Lucy P. Marcus
OCT 17, 2012 17:52 UTC
Following the proceedings of the News Corp annual general meeting, one can’t help but think of the proverbial definition of insanity: doing the same thing over and over again and expecting a different result.
I’m not talking about Rupert Murdoch. He’s been doing the same thing for years and always getting the result he wanted. He comes away from yet another AGM with the dual roles of CEO and chairman firmly in hand. Also, the dual voting stock structure remains so that, though Rupert Murdoch and his family own approximately 12 percent of the shares, they hold 40 percent of the voting power. In essence, Rupert Murdoch and his family control the decisions and destiny of the company relatively unchallenged. Both Rupert Murdoch and News Corp board member Viet Dinh made abundantly clear during the board meeting that this was not going to change. Though the company has gone through the motions of appointing new independent directors, the choices suggest a not-so-subtle sense of humor: One of the new independent directors is the former president of Colombia, Alvaro Uribe, who was embroiled in a wiretapping scandal
of his own.
No, what makes me think of this definition of insanity is the behavior of investors. For the past couple of years, a growing number of institutional investors have expressed concerns over Rupert Murdoch’s holding the role of CEO and chairman and the dual voting stock. Several of the largest and most well-regarded investors in the world have challenged the structure of the company and its corporate governance – and have been completely disregarded. This year California Public Employees’ Retirement System (CalPERS) and the California State Teachers’ Retirement System (CalSTRS), joined by the Florida State Board of Administration, UK pension fund Hermes, and several other large institutions, put forward resolutions, and spoke up at the AGM about dual shares and in support of appointing an independent chairman. These suggestions were unceremoniously swatted away.
In most cases institutional investors at this level of clout and voting power would be able to have some sway. Often they are the only ones who have real power to effect change in organizations. In this case, with the dual share structure, their concerns are easily ignored with little or no negative repercussions, except for some bad press and tsk-tsking.
There is no doubt that News Corp has been profitable – the shares have risen 40 percent this year, bringing an impressive return on the institutions’ investment. But it raises a larger question about principle: If the institutions cannot effect change at News Corp, and they feel strongly about the issues they raise about corporate governance – and by extension, about ethical concerns about the organization’s behavior – what is to be done? Is it time for them to decide that principle and long-term concerns over the stability of the company trump short-term profit?
So the ball is in the court of the institutional investors. Is it time for them to vote with their feet and withdraw their money? Is it time for them to invest it instead in the dozens of companies I’ve met with in the past year whose boards are striving to be independent, responsive and responsible? Murdoch himself seems to think so, tweeting “… any shareholders with complaints should take profits and sell!”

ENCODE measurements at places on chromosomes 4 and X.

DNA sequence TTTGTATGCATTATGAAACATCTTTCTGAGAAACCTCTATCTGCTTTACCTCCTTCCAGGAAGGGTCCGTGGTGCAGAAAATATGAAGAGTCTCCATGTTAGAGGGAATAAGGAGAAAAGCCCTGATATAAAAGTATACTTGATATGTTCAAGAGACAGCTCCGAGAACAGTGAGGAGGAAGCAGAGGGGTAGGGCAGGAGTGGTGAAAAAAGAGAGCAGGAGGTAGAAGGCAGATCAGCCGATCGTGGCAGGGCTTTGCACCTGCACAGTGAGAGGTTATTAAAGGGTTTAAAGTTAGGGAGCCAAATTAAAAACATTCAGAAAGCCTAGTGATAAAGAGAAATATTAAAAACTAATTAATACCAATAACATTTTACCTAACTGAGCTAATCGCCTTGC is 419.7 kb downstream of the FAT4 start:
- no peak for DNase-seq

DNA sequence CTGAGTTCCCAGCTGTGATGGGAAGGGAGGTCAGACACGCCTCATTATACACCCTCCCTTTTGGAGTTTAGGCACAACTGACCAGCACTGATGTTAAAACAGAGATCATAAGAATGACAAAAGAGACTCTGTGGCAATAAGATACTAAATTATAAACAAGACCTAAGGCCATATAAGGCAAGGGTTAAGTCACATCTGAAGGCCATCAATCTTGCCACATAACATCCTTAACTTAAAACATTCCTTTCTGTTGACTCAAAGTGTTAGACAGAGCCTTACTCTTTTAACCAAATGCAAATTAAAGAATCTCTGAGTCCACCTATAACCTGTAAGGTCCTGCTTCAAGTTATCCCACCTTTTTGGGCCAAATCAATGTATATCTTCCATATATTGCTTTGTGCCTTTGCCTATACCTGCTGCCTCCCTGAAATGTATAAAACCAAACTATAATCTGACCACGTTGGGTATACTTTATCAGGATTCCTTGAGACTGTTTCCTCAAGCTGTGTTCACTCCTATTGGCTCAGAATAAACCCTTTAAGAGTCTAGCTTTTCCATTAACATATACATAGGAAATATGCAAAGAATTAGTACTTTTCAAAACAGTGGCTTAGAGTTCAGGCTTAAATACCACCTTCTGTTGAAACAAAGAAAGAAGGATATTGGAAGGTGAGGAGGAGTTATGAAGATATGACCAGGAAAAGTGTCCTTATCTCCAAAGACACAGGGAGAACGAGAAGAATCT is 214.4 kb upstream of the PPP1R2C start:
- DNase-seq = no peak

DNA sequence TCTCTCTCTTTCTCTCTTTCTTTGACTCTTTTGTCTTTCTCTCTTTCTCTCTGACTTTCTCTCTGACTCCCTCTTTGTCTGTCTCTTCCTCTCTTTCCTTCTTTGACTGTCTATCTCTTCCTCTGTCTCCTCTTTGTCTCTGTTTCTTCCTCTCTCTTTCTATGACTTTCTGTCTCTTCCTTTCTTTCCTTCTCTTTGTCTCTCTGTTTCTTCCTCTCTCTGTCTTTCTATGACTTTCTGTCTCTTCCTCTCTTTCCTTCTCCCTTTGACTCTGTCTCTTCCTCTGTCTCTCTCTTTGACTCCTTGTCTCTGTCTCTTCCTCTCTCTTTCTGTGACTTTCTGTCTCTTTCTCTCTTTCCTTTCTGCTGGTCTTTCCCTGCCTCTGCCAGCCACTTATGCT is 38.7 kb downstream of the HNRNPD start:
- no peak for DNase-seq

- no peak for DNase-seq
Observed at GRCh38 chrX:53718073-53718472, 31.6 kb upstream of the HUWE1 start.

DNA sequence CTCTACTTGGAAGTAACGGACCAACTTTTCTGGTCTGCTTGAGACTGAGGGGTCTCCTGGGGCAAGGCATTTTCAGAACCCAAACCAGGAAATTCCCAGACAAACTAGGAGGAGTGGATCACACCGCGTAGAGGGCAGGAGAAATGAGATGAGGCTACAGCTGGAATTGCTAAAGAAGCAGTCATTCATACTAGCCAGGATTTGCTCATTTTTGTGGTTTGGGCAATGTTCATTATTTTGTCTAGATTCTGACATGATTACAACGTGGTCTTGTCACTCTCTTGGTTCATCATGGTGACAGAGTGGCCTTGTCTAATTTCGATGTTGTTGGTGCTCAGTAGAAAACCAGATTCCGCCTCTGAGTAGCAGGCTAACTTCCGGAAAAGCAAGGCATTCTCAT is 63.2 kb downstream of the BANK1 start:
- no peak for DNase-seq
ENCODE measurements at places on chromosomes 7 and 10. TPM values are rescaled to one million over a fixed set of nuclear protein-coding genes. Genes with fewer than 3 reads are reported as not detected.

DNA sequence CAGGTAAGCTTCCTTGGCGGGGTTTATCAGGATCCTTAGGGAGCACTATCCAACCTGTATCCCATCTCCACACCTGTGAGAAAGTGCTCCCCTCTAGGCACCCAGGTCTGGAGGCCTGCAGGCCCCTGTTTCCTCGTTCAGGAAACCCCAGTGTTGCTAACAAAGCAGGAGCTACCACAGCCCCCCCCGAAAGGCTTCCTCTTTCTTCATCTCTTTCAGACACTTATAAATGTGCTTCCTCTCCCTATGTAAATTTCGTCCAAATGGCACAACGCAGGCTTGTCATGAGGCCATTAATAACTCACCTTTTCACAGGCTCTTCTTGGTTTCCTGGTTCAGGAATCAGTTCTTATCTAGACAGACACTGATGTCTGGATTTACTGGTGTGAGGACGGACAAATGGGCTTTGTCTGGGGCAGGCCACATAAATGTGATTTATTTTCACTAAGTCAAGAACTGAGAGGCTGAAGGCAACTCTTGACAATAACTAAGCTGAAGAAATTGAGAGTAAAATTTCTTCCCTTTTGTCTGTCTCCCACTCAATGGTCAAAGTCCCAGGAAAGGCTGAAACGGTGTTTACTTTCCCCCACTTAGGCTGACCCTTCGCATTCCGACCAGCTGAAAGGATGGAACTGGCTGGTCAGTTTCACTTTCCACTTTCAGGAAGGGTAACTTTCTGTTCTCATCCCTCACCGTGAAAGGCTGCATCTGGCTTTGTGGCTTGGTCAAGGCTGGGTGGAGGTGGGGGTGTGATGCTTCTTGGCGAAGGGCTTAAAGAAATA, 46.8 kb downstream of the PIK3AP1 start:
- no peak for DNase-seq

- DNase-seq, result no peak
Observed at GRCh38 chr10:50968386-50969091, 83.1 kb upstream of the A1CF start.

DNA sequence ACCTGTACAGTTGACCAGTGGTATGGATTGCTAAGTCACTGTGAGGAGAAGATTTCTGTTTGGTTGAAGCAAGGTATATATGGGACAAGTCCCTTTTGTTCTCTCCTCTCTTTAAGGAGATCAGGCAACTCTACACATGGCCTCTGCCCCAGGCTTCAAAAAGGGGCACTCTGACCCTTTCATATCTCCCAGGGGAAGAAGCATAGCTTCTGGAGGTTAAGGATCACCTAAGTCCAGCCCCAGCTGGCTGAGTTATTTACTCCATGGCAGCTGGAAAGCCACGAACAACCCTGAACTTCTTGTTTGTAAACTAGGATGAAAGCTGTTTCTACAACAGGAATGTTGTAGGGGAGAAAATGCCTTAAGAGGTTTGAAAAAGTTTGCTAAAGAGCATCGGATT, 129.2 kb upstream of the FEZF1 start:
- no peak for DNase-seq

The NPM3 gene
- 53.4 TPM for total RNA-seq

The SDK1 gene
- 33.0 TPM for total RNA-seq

Perhaps it is time they did just that.
PHOTO: News Corp Chairman and CEO Rupert Murdoch gestures as he speaks at the “The Economics and Politics of Immigration” Forum in Boston, Massachusetts August 14, 2012. REUTERS/Jessica Rinaldi
Lucy P. Marcus
JUL 2, 2012 19:58 UTC
Boardrooms around the world are going through an extraordinary transition. There is a greater understanding of the power and responsibility of boards, and they no longer operate in a black box. The message from investors now is: We’re watching you!
The Shareholder Spring, as the recent period of shareholder activism has been dubbed, shows that investors, stakeholders, regulatory bodies, governments, and the general public are taking a greater interest in what goes on behind closed corporate doors. Ignoring this new call for transparency is futile, and will lead to accusations of being out of touch—tone-deaf in a soundproof room.
This year brought a rude awakening for boards. HP, Yahoo, News Corp., Facebook, Goldman Sachs, MF Global, AstraZeneca, Barclays, Olympus, RIMM, Kodak, and many others were in the headlines for all the wrong reasons. Boards were criticized by investors and other stakeholders on a wide range of issues, including their composition, competence, diversity, voting control, and dual stock structures. No sector is immune, no director untouchable.
Gone are the days of the rubber-stamp board. The lesson is clear: Organizations suffer greatly when independent board members don’t ask hard questions, and refuse to hold executives accountable for not just the profit margins but also the ethics of the company. A complacent board jeopardizes a company’s future.
Boards need to change, and serving on a board needs to be considered a job, not an annuity. As board members we are treated very well. We are sent manicured board papers in advance of board meetings. We are collected at the airport, transported to meetings, treated to lovely meals, and given slick and painstakingly prepared presentations. If we are not careful, we can become too comfortable, complacent, and we won’t have a fingertip feel for the organization.
The best boards have chairs and members who are truly independent and engaged, who work hard to get a complete understanding of the business their organization is in—and the one it wants to be in. As board members, we should be assessed on how well we fulfill what I call our “grounding and stargazing” responsibilities: making sure the company manages its risks prudently and operates at all times in a responsible, legal, and ethical manner, while at the same time making sure it is ready and able to respond shrewdly to future challenges.